The latest on John Yates

Please note this response to a BBC members inquiry about the investigation :

I am the commander of the Traffic Section within the Baltimore Police Department. I supervise the Crash Team and therefore the e-mail you authored to Mayor Sheila Dixon was forwarded to me for a response.

I was at the scene of this tragic crash and I know that this incident was investigated thoroughly from the very beginning as a very serious issue, as all fatal crashes are. We have obtained a video of this incident that shows the entire event.

There are only some aspects of this case that are public record. I will tell you that the video clearly shows the cyclist to be at fault. There is no "right to the road" as a cyclist. You have the same rights as a motor vehicle and also the same obligations. The cyclist was not operating within those parameters. The tanker truck that the cyclist struck was a large one. The cyclist struck it in the rear. There is no evidence to support that the driver was ever aware there was an impact. Do not believe what the media reports as entirely true regarding this or any event.

The investigators within the unit are very educated and experienced in all types of crashes and have attended several schools specific to the physics of a pedestrian crash and a cyclist fatal crash. With regard to the question of it being investigated as a hit and run accident, not only was it investigated as such but the truck was located by investigators within a few days of the incident.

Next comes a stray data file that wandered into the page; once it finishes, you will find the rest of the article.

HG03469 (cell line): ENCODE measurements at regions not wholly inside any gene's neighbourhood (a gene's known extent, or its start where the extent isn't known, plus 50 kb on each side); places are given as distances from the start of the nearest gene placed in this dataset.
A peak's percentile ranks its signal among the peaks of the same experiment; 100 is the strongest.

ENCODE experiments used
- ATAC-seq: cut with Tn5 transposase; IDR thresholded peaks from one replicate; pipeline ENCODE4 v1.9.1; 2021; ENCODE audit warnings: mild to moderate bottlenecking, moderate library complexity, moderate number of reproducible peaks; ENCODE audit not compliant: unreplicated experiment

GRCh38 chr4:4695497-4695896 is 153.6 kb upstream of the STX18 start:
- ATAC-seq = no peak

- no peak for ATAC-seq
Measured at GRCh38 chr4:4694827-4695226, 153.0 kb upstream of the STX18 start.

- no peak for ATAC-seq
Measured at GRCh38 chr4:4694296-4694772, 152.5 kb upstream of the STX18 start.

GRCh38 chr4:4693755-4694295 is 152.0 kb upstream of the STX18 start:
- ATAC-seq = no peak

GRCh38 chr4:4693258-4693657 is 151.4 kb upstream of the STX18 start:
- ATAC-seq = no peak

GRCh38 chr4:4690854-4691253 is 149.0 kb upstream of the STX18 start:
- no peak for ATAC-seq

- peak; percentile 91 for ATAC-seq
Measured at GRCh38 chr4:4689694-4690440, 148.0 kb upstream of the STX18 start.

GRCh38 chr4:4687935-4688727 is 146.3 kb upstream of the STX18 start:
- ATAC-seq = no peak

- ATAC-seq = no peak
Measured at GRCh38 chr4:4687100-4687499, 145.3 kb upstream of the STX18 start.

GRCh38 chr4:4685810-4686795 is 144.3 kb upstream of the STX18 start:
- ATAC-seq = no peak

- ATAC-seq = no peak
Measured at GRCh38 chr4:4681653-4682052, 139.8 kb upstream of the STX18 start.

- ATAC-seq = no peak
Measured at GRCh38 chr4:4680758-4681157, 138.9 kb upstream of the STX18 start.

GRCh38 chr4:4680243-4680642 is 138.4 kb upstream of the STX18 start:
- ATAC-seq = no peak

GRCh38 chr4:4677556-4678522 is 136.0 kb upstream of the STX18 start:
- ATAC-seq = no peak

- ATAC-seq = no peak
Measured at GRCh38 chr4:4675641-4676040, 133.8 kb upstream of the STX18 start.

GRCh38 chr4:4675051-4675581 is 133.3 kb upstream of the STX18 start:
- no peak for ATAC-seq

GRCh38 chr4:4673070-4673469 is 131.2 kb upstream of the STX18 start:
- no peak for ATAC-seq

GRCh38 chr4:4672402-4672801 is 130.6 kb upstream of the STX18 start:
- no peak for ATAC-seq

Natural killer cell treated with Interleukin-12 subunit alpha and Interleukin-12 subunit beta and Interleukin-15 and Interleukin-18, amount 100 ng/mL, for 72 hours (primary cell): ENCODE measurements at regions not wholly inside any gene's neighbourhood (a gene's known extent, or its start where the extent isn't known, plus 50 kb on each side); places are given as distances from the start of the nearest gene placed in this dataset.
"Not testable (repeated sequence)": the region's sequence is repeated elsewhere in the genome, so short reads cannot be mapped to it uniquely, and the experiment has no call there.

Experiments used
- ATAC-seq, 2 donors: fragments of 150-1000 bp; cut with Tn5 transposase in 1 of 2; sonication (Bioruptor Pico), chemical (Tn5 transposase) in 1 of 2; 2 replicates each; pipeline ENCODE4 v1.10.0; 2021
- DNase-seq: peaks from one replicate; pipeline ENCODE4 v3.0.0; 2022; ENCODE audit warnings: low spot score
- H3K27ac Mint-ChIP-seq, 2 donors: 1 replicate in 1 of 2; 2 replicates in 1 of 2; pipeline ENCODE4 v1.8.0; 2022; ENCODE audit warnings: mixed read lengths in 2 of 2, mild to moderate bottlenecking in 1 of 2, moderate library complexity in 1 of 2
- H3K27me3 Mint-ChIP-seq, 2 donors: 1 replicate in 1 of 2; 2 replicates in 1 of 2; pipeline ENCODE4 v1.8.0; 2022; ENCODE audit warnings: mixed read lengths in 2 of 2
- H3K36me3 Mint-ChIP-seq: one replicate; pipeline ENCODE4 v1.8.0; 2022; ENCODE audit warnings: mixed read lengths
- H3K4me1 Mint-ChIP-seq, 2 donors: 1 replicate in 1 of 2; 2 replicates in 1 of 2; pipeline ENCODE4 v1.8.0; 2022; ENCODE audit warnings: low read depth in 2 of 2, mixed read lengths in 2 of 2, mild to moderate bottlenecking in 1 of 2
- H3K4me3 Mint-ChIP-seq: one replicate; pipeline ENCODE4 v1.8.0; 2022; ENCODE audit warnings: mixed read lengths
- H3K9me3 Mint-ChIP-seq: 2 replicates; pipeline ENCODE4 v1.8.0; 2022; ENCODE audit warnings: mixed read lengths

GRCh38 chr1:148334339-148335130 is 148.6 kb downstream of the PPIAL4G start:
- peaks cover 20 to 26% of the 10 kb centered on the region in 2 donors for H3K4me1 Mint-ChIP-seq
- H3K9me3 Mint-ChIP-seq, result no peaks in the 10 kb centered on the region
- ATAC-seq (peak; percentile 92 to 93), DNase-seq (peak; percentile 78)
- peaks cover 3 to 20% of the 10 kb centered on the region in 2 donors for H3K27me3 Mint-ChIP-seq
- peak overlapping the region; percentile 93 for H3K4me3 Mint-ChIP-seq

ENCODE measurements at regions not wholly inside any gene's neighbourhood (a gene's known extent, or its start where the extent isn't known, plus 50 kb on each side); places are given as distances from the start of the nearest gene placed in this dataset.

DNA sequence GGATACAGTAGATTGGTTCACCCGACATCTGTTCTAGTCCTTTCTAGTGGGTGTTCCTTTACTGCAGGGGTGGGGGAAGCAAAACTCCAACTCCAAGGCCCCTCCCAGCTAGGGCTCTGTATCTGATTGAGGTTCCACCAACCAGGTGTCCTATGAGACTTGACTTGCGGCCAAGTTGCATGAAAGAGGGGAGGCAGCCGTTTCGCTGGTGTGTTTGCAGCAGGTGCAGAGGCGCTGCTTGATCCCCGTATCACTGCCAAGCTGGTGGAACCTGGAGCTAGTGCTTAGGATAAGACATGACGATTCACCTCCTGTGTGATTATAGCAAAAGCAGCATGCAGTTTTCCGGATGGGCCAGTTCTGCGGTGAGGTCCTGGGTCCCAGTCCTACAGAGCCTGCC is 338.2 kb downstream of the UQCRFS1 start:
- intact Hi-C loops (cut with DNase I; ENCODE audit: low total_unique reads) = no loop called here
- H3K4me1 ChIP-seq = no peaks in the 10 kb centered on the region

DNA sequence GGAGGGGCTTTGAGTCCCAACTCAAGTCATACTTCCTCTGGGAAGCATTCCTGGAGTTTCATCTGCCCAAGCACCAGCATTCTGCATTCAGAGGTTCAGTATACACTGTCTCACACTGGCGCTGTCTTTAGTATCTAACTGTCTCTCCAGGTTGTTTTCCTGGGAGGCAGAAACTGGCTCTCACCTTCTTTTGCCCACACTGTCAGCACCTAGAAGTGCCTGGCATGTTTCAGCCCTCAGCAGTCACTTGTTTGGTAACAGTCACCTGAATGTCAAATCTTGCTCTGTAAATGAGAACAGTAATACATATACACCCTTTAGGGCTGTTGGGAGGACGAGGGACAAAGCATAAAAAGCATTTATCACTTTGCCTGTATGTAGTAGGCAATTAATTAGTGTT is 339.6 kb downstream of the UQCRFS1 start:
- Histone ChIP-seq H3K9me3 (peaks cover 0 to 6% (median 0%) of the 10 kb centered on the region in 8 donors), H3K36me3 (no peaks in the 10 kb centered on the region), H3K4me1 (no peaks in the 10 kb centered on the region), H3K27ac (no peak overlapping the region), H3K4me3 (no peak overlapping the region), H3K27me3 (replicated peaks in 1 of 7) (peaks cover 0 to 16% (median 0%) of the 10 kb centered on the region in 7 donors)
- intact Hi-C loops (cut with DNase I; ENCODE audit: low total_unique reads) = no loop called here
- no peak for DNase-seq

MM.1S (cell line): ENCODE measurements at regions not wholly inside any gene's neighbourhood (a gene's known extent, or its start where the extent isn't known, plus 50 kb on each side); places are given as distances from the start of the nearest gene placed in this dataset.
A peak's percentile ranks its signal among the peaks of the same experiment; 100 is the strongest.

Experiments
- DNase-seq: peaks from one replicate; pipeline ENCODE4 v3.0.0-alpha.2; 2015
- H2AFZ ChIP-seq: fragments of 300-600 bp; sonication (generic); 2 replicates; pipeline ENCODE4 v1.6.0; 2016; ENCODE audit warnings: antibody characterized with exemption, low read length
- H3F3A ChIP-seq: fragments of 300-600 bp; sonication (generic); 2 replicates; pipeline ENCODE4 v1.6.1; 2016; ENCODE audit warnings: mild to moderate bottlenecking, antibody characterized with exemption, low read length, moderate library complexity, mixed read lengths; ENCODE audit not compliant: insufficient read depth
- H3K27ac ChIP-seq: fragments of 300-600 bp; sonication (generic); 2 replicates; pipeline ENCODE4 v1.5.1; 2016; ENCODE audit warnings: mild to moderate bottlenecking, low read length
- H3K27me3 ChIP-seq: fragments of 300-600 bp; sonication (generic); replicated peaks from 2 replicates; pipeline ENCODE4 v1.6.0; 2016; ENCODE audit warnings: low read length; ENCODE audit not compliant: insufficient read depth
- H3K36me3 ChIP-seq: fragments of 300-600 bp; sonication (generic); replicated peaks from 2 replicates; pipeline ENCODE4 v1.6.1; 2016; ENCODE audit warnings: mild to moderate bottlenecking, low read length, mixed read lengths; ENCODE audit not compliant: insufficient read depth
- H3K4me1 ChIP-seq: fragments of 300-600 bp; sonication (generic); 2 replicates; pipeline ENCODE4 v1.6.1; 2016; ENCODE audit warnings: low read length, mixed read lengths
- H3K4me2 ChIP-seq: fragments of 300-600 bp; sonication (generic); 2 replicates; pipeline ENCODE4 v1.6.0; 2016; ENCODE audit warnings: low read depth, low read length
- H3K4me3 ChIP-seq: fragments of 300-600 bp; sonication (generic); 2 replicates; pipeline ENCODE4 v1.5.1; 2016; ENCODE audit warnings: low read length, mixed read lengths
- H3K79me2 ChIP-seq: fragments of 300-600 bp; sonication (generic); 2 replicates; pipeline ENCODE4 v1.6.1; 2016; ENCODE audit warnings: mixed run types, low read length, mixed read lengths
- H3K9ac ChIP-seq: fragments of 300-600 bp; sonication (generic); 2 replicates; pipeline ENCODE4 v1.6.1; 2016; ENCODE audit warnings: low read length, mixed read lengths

Please feel free to contact my office if you have any further questions.

Lt. Leslie Bank
Traffic Commander
Baltimore Police Department

by B' Spokes

Like most people I live a hectic life and who has the time for much exercise? Thanks to xtracycle now I do. By using my bike for daily activities I can get things done and get an hour plus work out in 15 minutes extra of my time, not a bad deal and beats taking the extra time going to the gym. In case you are still having trouble being motivated; the National Center of Disease Control says that inactivity is the #2 killer in the United States just behind smoking. ( ) Get out there and start living life! I can carry home a full shopping cart of groceries, car pool two kids or just get lost in the great outdoors camping for a week. Well I got go, another outing this weekend.
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WTF? Is it me, or does this email sound hostile?
Can anyone please ask the chief how the cyclist was at fault. I ask this only to learn from it and ensure that I do not make the same mistake. Thank you for the help
IMHO, the LAB's lawyers (, on behalf of the family, should be able to review this video and tell us whether the police responce is correct.

I can not fathom how a bicyclist could just run into the side of a tanker truck.